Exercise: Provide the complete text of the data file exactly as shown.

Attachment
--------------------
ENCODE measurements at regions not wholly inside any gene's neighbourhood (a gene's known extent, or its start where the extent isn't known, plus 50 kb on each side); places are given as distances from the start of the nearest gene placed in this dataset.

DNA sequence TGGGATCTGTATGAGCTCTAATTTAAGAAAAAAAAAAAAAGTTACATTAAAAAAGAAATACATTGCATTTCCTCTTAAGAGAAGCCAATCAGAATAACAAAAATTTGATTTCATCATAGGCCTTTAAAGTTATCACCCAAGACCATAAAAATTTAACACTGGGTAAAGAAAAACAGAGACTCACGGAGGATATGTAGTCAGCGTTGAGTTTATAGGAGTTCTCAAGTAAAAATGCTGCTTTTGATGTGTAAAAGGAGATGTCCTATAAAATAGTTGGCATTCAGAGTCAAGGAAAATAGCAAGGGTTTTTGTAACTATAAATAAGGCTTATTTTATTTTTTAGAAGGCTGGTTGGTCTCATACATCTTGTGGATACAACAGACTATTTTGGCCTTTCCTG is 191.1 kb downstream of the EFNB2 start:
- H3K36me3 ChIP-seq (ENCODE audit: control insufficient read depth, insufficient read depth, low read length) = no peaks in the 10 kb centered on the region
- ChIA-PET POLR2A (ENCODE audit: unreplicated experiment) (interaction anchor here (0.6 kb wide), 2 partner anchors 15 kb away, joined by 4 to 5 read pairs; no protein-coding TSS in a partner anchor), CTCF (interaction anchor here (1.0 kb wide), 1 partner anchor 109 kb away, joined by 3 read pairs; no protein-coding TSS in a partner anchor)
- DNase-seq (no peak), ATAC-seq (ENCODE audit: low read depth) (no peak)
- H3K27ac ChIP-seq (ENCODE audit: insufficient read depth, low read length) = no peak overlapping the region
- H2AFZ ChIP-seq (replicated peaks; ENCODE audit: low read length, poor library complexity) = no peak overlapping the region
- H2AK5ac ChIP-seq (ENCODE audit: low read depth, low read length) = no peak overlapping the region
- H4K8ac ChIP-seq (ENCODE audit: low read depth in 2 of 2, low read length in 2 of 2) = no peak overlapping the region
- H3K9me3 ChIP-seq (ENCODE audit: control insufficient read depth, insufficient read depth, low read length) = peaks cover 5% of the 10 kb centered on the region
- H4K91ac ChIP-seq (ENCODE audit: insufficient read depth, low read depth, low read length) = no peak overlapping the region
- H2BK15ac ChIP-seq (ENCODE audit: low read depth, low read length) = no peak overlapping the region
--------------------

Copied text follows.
ENCODE measurements at regions not wholly inside any gene's neighbourhood (a gene's known extent, or its start where the extent isn't known, plus 50 kb on each side); places are given as distances from the start of the nearest gene placed in this dataset.

DNA sequence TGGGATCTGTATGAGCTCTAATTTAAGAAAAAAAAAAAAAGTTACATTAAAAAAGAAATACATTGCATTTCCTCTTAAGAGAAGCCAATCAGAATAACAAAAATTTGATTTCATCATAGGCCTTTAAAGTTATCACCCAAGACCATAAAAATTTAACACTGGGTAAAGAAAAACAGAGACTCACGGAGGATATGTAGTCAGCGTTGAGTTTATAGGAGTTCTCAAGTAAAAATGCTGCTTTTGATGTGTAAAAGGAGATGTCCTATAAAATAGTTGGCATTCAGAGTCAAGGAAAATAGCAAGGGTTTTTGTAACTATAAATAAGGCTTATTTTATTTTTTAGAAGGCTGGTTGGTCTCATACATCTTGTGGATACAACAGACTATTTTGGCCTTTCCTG is 191.1 kb downstream of the EFNB2 start:
- H3K36me3 ChIP-seq (ENCODE audit: control insufficient read depth, insufficient read depth, low read length) = no peaks in the 10 kb centered on the region
- ChIA-PET POLR2A (ENCODE audit: unreplicated experiment) (interaction anchor here (0.6 kb wide), 2 partner anchors 15 kb away, joined by 4 to 5 read pairs; no protein-coding TSS in a partner anchor), CTCF (interaction anchor here (1.0 kb wide), 1 partner anchor 109 kb away, joined by 3 read pairs; no protein-coding TSS in a partner anchor)
- DNase-seq (no peak), ATAC-seq (ENCODE audit: low read depth) (no peak)
- H3K27ac ChIP-seq (ENCODE audit: insufficient read depth, low read length) = no peak overlapping the region
- H2AFZ ChIP-seq (replicated peaks; ENCODE audit: low read length, poor library complexity) = no peak overlapping the region
- H2AK5ac ChIP-seq (ENCODE audit: low read depth, low read length) = no peak overlapping the region
- H4K8ac ChIP-seq (ENCODE audit: low read depth in 2 of 2, low read length in 2 of 2) = no peak overlapping the region
- H3K9me3 ChIP-seq (ENCODE audit: control insufficient read depth, insufficient read depth, low read length) = peaks cover 5% of the 10 kb centered on the region
- H4K91ac ChIP-seq (ENCODE audit: insufficient read depth, low read depth, low read length) = no peak overlapping the region
- H2BK15ac ChIP-seq (ENCODE audit: low read depth, low read length) = no peak overlapping the region